All throughout high school I enjoyed the math and science side of education. I dreaded any type of English based class. I was never much of a writer and would get looks from teachers every week like I never even attempted to edit my papers. When in reality the mechanical side of writing has always been a huge struggle for me and it has always held me back from trying to expand my writing skills. When it came time for college, I found out that I was preregistered in a critical writing class. The first thoughts that rushed through my head were all about how screwed I was. I knew college courses would be more of a challenge and if I couldn’t succeed in high school, I would inevitably fail in college. I pictured the class to be filled with boring readings about some topic that I would have no interest in along with hours of research papers. Although eventually I found out that I was horribly incorrect. Continue reading A Blind Eye // Ethan Collins
Jim, Ryan, Olivia, Ethan and Cara
Every week high school students from around the country come to visit Santa Clara, and get a tour from one of the universities cheery, and bright-eyed tour guides who show the prospective students the beautiful and blooming campus, while highlighting the assets of California’s first higher education institution. Along the tour the timid high-schoolers and their parents get to see some of the main stops on campus, and usually end their visit with a meal in Benson. Santa Clara is a University that pride’s itself on its environmental practices, so when you go into places like the cafeteria you see options to throw your leftovers into not solely landfill, but compost and recycling too. So, when you have the option to throw away your trash into something other than solely the landfill, you feel good about yourself and your participation in the green movement, and contribution to a more “sustainable world.” Continue reading Talking Trash
I was uncomfortable from the minute I walked into “Critical Thinking and Writing” at 5:25pm on a Monday–the first day of my college career. I was uncomfortable being in a new state, surrounded by new people who had new interests and perceptions of what was “in” and what wasn’t. I grew even more uncomfortable when my teacher was late and one of my classmates insisted we all get in a circle and chat. That was not me. I was also very intimidated by the idea of critically thinking and thinking for myself. I had become very good at keeping quiet and reading the classroom and then reiterating exactly what I knew the teacher wanted to hear on whatever assessment came up. In fact, if I was directly asked my thoughts on something I would mutter an “I don’t know” and quickly divert my attention. Critical Thinking and Writing? This was not my cup of tea, to say the least.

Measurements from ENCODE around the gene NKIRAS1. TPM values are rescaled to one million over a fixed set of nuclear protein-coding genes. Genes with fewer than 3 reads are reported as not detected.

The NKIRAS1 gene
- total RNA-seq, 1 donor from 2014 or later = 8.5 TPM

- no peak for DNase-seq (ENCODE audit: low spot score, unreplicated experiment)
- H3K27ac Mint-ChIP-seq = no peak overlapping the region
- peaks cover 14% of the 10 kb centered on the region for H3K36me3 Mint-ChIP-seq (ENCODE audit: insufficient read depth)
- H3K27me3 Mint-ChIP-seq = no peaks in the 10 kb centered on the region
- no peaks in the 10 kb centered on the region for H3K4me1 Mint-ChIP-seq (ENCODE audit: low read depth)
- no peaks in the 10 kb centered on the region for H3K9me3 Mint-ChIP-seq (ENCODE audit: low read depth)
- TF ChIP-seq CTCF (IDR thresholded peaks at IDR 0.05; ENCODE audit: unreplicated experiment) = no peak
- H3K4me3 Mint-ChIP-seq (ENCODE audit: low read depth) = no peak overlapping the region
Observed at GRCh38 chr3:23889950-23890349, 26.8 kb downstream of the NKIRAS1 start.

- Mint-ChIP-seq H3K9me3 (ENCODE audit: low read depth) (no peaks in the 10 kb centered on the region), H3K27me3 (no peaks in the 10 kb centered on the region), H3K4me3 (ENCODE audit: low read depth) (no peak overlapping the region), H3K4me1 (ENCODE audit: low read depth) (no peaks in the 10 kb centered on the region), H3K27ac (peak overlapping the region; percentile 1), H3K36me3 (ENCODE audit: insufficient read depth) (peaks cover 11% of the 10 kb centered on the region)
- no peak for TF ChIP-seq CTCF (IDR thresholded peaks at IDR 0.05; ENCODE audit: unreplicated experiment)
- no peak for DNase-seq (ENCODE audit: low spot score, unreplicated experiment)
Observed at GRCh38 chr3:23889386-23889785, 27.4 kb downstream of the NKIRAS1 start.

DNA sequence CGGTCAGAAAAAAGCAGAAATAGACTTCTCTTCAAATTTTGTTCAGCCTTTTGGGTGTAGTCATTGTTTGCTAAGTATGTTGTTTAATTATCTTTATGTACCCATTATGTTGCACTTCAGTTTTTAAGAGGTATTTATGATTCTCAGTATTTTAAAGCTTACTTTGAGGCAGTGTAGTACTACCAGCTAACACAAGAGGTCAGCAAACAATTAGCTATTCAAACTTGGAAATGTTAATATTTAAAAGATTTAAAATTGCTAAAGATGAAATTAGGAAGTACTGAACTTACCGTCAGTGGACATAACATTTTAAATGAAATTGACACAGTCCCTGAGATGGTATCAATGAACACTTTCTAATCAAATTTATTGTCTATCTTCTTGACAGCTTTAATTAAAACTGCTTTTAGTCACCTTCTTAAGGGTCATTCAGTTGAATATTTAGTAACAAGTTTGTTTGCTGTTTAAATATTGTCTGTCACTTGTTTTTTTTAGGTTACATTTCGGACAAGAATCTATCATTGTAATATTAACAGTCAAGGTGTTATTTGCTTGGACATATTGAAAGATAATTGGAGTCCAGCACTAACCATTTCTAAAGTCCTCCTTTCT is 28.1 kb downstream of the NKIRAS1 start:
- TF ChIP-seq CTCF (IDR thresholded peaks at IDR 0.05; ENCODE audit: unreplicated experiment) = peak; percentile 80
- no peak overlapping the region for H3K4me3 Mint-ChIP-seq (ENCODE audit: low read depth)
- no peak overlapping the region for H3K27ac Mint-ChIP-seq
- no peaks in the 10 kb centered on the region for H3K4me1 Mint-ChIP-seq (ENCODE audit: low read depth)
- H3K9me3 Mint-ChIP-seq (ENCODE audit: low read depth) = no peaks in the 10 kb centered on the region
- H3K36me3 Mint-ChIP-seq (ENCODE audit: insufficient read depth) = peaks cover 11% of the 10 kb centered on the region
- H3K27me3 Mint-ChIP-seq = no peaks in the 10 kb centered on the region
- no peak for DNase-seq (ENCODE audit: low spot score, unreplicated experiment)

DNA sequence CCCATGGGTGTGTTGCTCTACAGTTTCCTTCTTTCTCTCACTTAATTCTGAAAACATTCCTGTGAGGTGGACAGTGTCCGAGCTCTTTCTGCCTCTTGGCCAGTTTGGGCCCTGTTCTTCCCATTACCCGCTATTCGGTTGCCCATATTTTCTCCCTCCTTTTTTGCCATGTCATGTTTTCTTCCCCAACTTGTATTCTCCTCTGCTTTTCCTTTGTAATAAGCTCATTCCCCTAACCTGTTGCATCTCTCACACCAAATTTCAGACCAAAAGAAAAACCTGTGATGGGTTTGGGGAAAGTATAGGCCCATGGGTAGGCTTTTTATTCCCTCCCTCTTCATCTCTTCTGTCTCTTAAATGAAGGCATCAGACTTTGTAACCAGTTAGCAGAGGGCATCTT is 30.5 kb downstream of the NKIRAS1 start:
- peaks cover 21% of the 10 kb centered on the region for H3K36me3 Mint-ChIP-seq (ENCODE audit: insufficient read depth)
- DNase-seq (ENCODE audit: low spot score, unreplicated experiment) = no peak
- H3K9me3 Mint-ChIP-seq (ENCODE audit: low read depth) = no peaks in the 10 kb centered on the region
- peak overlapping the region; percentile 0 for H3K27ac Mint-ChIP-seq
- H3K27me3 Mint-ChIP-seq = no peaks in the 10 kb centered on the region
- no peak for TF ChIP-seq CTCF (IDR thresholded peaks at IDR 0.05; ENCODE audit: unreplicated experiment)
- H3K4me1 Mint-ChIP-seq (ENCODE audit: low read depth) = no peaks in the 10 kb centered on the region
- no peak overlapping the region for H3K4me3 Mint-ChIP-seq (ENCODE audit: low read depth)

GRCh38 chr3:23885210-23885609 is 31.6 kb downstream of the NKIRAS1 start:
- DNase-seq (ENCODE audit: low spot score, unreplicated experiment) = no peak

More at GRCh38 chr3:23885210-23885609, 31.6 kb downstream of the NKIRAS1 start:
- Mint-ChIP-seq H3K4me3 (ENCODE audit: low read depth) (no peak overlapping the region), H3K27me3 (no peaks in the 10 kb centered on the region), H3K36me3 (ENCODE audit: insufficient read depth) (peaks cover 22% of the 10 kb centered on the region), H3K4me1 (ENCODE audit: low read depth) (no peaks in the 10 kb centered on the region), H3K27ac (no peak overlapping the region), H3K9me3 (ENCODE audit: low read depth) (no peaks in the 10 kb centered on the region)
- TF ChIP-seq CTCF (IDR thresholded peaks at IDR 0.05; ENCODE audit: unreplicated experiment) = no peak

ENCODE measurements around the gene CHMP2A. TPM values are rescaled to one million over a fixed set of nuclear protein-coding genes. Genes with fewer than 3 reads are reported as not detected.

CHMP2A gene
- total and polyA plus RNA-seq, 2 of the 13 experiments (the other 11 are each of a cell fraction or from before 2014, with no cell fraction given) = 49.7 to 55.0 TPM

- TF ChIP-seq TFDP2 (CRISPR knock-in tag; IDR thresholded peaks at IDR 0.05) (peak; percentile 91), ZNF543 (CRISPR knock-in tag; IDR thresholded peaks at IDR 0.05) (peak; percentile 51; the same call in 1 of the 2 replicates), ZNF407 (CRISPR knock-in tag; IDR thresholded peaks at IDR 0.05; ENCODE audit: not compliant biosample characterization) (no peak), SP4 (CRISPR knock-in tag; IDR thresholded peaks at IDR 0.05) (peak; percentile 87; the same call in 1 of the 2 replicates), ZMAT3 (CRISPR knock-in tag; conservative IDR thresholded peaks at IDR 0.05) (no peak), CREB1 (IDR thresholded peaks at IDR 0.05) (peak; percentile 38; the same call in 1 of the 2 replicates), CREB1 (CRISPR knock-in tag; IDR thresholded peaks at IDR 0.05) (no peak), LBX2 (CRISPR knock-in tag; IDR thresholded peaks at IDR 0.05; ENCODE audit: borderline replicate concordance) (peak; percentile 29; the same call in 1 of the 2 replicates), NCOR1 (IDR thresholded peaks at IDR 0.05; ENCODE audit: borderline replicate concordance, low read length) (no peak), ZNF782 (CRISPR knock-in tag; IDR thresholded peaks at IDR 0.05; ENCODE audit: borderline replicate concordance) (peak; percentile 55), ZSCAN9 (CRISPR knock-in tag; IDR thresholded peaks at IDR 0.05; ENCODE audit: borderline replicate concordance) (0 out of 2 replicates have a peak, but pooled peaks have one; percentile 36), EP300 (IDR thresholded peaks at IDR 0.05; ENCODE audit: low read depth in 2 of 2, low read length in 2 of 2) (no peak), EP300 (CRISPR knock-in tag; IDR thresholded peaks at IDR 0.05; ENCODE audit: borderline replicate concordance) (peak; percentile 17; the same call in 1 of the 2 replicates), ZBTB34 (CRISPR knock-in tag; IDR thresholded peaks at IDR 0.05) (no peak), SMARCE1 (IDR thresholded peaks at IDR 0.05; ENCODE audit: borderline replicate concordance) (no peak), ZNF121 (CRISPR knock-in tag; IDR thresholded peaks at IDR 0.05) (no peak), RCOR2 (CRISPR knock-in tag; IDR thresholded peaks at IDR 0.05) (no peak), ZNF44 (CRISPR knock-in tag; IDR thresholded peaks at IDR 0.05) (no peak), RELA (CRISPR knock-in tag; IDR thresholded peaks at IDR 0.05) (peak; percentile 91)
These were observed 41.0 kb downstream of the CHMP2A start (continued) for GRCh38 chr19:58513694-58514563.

“Listening is an art that requires attention over talent, spirit over ego, others over self.” – Dean Jackson
We have a problem—our problem is that we don’t know how to listen wisely.
Every American in The United States of America, liked Thanksgiving a lot… but the PROF, well he just did not. He implanted their brains with knowledge. Who does such a thing at college? This is the story of how he stole Thanksgiving, he even does it for a living.
Ignorance or Lack of Awareness
Adam Pascal once said that “Ignorance is bliss, I wish I still had some.” Me too Adam. Me too. Thanks to my Critical Thinking and Writing Class (CTW), I have more awareness of myself and the world I live in than ever before. This awareness has ruined my favorite holiday, Thanksgiving.
Everyone says that his or her grandmother is the best cook. I am no different. My grandmother works magic in the kitchen. Growing up, Thanksgiving was my favorite holiday. It meant spending time with my extended family, who I rarely saw during the year. But more importantly it meant turkey and lasagna. My grandmother spent the entire day prepping Thanksgiving dinner by herself. She never asked for help because she didn’t need it nor did she want it. Thanksgiving was like her gift to my family. She liked to please us through food.
The first task assigned in my first English course at Santa Clara University was to define what it means to be human. Beyond varying physical features within our own species, our class made a general consensus that we, humans, are superior creatures, not because of our physical differences to that of other animals, but because of our higher intellectual capacities and psychological complexities. We are superior beings because we can critically analyze our world. We can combine our knowledge, experience, and emotion in order to make ethical decisions. However, the next question I pose is “do we?” Do we actually analyze our actions through moral lenses and change our ways when flaws are apparent? Too often we do not. Continue reading To Go Beyond // Rachel Duhe
Ignorance is defined as a lack of knowledge or information. Ignorance is everywhere, it is especially found within ourselves. Think about the last time you ate a meal. Imagine you had a hamburger and french fries. You probably ordered the meal because it looked appetizing, then the waiter brought the food to the table, and you ate it like you would any other meal, without any thought. Did you have any idea where that hamburger came from and how it got to your plate? Most people do not- ignorance. It seems harmless to be unaware of where your food comes from, but after researching the food industry for two quarters at Santa Clara University, I have determined otherwise. Continue reading Ignorance: The Opposite of Bliss// Marissa MacDonald